Now that we have a dropdown list containing all of the countries, we can use the INDEX MATCH formula to dynamically lookup the case data within the “Data Source” sheet, which will then output the case data into the “Cases by Country” sheet based on our country selection from the dropdown.
However, it’s worth noting that the lookup depends on matching header/label criteria to do a proper lookup/output. Because we now care about the user experience just as much as we care about getting the right answer, we can tailor our labels to be user-friendly in one column while doing a lookup of the “Data Source” sheet’s headers in another column. In order to execute this properly, we could do the following:
- Add a new column to the left of Column A within the “Cases by Country” sheet.
- Copy the headers from the “Data Source” sheet and paste them into Column A of the “Cases by Country” sheet.
- Apply the INDEX MATCH formula to Cell C2 within the “Cases by Country” sheet, looking up Column A’s header data pasted from the “Data Source” sheet as opposed to trying to use Column B’s user-created labels. (Note: There are some Absolute Reference techniques being applied to specific parts of the formula in order to make copying the formula down the column a dynamic process.)
- Copy the Cell C2 formula within the “Cases by Country” sheet down to the remaining rows.
- We can now hide the Column A information within the “Cases by Country” sheet, since its only purpose was to properly implement the lookup formula. We’ll now be left with a sheet that dynamically outputs the case information by country, depending on which country we select within our dropdown list.
Since we have successfully implemented a dynamic data pull for the case data by country, the only thing left to do is some minor formatting of our spreadsheet to further enhance the end-user experience.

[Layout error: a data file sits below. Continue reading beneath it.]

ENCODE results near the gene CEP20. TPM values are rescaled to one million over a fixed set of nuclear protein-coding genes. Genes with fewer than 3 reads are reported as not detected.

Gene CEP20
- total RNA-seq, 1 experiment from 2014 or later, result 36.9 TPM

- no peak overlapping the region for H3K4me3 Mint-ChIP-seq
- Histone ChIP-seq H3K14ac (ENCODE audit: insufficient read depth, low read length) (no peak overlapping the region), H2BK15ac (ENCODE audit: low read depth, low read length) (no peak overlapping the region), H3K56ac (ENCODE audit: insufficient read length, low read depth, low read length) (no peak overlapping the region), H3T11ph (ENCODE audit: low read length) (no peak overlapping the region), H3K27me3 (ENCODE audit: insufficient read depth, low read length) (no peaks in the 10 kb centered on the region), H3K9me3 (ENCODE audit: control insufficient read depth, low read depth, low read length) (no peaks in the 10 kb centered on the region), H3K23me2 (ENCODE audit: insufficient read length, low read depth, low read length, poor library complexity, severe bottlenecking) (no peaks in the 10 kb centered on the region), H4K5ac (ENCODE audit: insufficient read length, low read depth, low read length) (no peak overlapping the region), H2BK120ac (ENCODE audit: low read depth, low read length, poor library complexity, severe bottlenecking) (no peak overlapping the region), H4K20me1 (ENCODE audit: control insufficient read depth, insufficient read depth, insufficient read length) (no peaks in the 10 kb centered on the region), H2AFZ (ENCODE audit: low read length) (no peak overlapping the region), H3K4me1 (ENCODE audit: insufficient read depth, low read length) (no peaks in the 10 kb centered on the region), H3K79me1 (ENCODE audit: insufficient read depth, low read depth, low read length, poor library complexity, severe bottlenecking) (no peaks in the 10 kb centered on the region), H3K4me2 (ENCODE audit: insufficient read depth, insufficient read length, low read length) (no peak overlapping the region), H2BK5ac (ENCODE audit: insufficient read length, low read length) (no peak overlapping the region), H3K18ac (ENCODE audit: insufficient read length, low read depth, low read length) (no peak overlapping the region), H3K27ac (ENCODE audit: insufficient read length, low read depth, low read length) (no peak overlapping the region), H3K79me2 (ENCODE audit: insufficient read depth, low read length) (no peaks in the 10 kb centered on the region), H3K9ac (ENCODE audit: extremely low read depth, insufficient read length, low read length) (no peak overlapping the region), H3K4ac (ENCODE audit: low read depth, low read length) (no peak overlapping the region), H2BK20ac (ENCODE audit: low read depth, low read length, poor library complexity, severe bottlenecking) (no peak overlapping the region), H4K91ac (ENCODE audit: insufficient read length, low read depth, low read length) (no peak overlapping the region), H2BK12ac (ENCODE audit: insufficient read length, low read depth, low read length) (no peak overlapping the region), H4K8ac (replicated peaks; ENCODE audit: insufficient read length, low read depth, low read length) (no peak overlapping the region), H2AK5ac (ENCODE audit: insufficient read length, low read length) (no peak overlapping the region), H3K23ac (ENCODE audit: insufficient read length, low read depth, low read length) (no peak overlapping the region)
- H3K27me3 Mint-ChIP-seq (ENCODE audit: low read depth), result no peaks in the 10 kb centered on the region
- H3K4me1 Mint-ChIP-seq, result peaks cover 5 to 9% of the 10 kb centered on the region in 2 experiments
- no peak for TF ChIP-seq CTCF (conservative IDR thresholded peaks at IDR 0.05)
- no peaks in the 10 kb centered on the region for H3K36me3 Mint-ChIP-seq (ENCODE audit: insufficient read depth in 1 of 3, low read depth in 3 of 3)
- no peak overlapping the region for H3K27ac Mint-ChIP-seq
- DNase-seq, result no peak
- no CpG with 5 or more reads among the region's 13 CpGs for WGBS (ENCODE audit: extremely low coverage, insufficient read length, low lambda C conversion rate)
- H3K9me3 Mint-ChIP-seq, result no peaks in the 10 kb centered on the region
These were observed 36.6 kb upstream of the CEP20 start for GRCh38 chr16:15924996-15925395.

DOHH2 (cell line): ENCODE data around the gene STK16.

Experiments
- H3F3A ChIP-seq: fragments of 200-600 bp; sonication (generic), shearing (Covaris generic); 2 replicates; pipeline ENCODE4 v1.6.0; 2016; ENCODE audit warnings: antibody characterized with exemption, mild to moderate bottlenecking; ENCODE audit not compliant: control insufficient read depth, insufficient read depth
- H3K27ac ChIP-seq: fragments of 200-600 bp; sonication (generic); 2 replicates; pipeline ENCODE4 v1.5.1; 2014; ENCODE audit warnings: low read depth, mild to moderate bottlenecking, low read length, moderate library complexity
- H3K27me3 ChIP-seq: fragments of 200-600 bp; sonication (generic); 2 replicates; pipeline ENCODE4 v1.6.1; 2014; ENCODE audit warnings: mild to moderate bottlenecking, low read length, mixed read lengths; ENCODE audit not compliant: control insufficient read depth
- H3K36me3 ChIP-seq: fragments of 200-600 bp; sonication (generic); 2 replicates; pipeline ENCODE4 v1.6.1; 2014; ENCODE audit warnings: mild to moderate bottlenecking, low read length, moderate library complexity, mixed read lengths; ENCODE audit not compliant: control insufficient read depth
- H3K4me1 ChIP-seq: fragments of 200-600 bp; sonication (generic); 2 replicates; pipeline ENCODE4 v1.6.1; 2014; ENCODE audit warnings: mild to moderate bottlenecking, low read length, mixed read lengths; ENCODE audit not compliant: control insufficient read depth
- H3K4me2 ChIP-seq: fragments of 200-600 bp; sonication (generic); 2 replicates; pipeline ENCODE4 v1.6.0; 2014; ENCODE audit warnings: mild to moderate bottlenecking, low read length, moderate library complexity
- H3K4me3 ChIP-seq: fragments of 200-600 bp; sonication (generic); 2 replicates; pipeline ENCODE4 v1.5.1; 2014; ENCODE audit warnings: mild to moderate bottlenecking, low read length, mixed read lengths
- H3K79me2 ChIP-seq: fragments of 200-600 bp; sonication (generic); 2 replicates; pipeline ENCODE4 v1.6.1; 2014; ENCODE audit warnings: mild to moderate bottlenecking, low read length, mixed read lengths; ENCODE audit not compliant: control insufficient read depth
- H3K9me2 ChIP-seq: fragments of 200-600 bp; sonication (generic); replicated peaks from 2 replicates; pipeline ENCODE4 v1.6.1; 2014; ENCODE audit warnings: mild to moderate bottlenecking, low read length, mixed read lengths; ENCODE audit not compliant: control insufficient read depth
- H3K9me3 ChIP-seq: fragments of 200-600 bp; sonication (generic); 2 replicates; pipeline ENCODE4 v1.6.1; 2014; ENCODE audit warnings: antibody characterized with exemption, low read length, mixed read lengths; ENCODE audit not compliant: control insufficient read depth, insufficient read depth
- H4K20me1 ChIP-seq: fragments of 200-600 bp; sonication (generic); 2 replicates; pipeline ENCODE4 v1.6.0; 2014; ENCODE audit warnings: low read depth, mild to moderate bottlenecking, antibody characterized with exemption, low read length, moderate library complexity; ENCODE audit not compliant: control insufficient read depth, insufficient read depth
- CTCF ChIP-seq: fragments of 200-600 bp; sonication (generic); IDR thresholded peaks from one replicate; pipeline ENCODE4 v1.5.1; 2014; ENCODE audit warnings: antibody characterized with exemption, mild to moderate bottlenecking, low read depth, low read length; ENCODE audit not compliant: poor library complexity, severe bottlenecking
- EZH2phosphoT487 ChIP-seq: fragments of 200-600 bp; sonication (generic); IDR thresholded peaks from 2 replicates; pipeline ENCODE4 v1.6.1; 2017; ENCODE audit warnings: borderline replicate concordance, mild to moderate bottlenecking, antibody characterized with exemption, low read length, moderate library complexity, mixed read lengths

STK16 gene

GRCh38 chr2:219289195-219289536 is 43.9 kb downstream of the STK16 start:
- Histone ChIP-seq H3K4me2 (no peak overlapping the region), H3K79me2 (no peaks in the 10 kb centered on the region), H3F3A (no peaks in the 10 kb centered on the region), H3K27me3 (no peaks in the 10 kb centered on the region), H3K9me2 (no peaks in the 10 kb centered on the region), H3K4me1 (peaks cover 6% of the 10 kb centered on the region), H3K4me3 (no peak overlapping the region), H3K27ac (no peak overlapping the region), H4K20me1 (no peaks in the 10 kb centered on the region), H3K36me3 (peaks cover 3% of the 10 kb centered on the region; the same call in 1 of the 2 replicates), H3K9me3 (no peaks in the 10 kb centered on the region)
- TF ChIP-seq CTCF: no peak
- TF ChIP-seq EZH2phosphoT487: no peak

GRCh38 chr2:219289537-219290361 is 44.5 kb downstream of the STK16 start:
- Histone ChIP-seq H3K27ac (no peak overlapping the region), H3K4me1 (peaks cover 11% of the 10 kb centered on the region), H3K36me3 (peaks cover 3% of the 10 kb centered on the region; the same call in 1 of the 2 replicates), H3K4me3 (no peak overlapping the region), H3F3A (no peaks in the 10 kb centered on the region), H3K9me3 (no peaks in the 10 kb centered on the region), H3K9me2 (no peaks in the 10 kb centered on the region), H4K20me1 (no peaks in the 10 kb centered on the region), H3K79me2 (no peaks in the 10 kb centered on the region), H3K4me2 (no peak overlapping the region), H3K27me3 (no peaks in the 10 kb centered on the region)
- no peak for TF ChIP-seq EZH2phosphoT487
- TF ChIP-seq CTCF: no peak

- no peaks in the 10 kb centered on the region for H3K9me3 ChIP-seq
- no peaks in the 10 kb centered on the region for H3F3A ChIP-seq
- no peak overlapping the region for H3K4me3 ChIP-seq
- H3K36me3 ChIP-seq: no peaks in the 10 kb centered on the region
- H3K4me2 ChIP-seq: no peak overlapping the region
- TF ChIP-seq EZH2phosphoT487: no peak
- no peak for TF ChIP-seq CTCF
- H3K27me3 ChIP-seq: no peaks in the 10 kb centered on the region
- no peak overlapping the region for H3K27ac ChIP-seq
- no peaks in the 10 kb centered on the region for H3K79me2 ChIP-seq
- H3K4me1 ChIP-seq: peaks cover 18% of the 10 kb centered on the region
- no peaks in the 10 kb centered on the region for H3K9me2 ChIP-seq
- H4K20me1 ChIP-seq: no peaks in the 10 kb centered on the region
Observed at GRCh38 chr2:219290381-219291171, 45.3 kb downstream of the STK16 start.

Set Distinct Formatting for the End-User
It’s not enough to just leave our sheet as is because we leave too much open for assumption. For example, while we may intuitively know to go straight to the drop-down within the “Cases by Country” sheet in order to get our desired information, it’s not apparent for a completely new user of the spreadsheet. It’s up to us to make our spreadsheet easily accessible and leave as little open to interpretation as possible. One way to do that is through deliberate formatting, such as the following:
- Add a new first row within the “Cases by Country” sheet that will serve as space for a header.
- Merge Cell B1 & Cell C1.
- Add a header that succinctly describes the purpose of the sheet and center the header.
- Highlight the data in Columns B & C, click “Format” within the menu bar, and click “Alternating Colors”.
- Pick a color scheme that fits your specific tastes. (Note: Personally, I prefer either the gray and white color scheme or the dark blue and white color scheme. These are relatively conservative and still accomplish the goal of making our data easier to digest.)
- Bold the header and change the font color to white.
- Add a Grid Border to the full data set.
- Highlight the row with the country selection dropdown, bold the highlighted cells, and add a notification immediately to the right of the dropdown, citing the action needed in order to pull the desired case information.
- Lastly, color-code the sheet tabs in a way that can imply a delineation between viewing tabs most important to the user (ex: green) and supporting tabs (ex: red).
- The spreadsheet is now ready to be viewed and used as an easily digestible data source by virtually any user, regardless of their skill level.
Conclusion: User Experience (UX) Design Matters
I know from experience that within highest levels of business, designing and formatting spreadsheets is taken just as seriously as getting the correct answer. Seemingly trivial things such as “0” showing up as opposed to “-”, or spreadsheet data lacking order and a logical flow, don’t go unnoticed. In the grand scheme of things, it’s less about the presentation of the “0” and more about an appreciation for the most minute of details. It is that level of attention to detail that prevents the potential multi-million dollar mistake from happening just as much as experience does. I believe that if more spreadsheet creators were properly trained on how to make spreadsheets with a focus on user-experience and preventative care, the businesses that depend heavily on spreadsheets would be better off for it.